Now Is Come October

Kage Baker loved summer. It was her favourite season. But second in her heart came – not a season – but the month of October. She wasn’t that crazy about Fall; except in special places, far North of where we usually lived, California doesn’t have much seasonal colour, and Kage fervently hated being cold.

But October is special. It is the gateway to the three-month festival of the end of the year, which was a merry-go-round of holidays dear to Kage. It’s when coloured lights and special candy begin; roasted meats and harvest vegetables, hot rum and brandy potables … And most of all, it is the season of Halloween.

This is the season of reminiscence and ghost stories; weird history and ancient rituals, and all the peculiar family history that could combine the two. At least it did in our families, and Kage loved telling scary stories by candle and fire light. We had Halloween parties where no electric light was permitted in the house, and everyone had to tell a spooky tale – except for the unbearably sensitive, who usually ended up in the kitchen huddled together over a candle, bogarting the candy bowl and singing loudly to drown out the grisly story of Old Green Eyes still haunting the cemetery at the Chattanooga National Military Park …

Stags would pace down our street in the Hollywood Hills, antlers silvered by moonlight; coyotes raced and howled. People in masks would peer into our flickering windows. At least, we hoped they were masks. Everyone screamed anyway.

Mind you, October is just the perfect holiday party start. Here in California, it rarely rains – and never stopped us when it did – and the weather can either be wood smoke-crisp or haunted bayou hot. If we’re gonna get thunder and lightning, this is when we get them, with wind storms that howl in the eaves and strip the trees of leaves – and sometimes, leave the trees in the streets in a creaking maze, which was a total gas whether we had to climb through them on our way to school, or to trick-or-treat. Sometimes we had to go blocks out of our ways to make sure we found blocked streets to climb through.

Due to Kage having tons of younger siblings, and then nieces and nephews about as soon as possible, we did Halloween chaperone duty until I was 30 years old. By that time, I was shorter than the tall kids, who had all outstripped me in the height department; with a modicum of black gauze and skull makeup, I got to collect candy without question. Kage paced along solemnly with a lit pumpkin in her arms like a severed head. It was great.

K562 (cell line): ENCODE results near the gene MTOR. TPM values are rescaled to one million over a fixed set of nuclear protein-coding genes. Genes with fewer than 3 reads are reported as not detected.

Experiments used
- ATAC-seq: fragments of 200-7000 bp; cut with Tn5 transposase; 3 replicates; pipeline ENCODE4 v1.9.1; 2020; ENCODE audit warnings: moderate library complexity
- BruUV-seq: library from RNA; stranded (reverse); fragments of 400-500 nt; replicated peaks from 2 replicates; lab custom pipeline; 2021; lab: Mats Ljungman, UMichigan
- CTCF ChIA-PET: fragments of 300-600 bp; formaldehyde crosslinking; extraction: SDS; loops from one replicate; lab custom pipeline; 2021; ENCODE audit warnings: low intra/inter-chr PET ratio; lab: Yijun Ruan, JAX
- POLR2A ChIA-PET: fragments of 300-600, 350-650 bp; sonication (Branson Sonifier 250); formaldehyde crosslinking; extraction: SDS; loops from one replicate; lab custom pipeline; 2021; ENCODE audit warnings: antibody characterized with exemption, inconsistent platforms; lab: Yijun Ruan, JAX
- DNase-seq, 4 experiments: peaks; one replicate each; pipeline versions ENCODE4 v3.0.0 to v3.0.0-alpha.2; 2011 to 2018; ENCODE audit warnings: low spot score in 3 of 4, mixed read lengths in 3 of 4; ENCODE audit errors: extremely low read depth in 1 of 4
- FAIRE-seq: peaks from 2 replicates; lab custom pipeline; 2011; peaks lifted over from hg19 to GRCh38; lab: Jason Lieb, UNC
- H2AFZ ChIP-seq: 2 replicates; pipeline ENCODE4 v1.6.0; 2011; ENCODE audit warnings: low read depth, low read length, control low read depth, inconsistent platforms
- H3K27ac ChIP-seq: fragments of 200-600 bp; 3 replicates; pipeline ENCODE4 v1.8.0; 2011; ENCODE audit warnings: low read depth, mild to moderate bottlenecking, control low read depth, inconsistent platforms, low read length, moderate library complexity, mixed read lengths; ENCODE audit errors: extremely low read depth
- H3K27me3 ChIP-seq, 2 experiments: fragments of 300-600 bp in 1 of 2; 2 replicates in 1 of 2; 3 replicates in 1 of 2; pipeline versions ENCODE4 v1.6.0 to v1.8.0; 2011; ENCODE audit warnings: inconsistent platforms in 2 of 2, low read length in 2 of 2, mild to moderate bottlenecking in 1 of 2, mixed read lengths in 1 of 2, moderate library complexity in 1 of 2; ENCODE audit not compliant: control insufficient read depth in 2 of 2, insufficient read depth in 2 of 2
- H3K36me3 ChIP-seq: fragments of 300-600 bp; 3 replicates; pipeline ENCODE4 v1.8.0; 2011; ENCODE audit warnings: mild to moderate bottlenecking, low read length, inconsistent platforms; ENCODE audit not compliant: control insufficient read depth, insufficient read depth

Later in life, the Northern Renaissance Faire often ran late, well into October. On the last weekend, we would carve pumpkins on the front table, which let us acquaint the customers with the ancient customs of Samhain and All Hallows. The historically determined would carve turnips, instead – those were the vegetable lanterns of choice before pumpkins were imported from the New World. They are also incredibly hard and difficult to carve, so all kudos to Stacy and Rebecca, who actually succeeded in producing wicked little faces on them! The last weekend nights of Faire, we’d put light sticks in them and set them out on the fence line, and scare the security guards who were always wary of lit candles.

And there was always the joy of giving out candy, once we were all too old to take to the streets. The parade of little kids in costumes is endlessly wonderful; even the awkward teenagers still hopefully extending their pillow cases are fun. I have never said to anyone: Aren’t you too old for this? That’s a sure way to incur supernatural wrath.

So, here we are in October once again. This year, I am still pretty much a revenent – no excursions for me, be the weather ever so mild. Kimberly doesn’t even want me to answer the door, if we do get any trick-or-treaters; because my health is mostly expressed in negative values. But I am getting better, albeit frustratingly slowly. I can walk for at least 30 feet before I start gasping; I can talk and rarely have to cough. I can sing a little. But I am horribly sensitive to both cold and heat. And I do have this ghastly divot in my throat – it’s healed as much as it is going to heal, but it leaves me with a lurid purple hole I can fit two fingers into. I wear scarves when I go to the doctors’ offices. I avoid mirrors.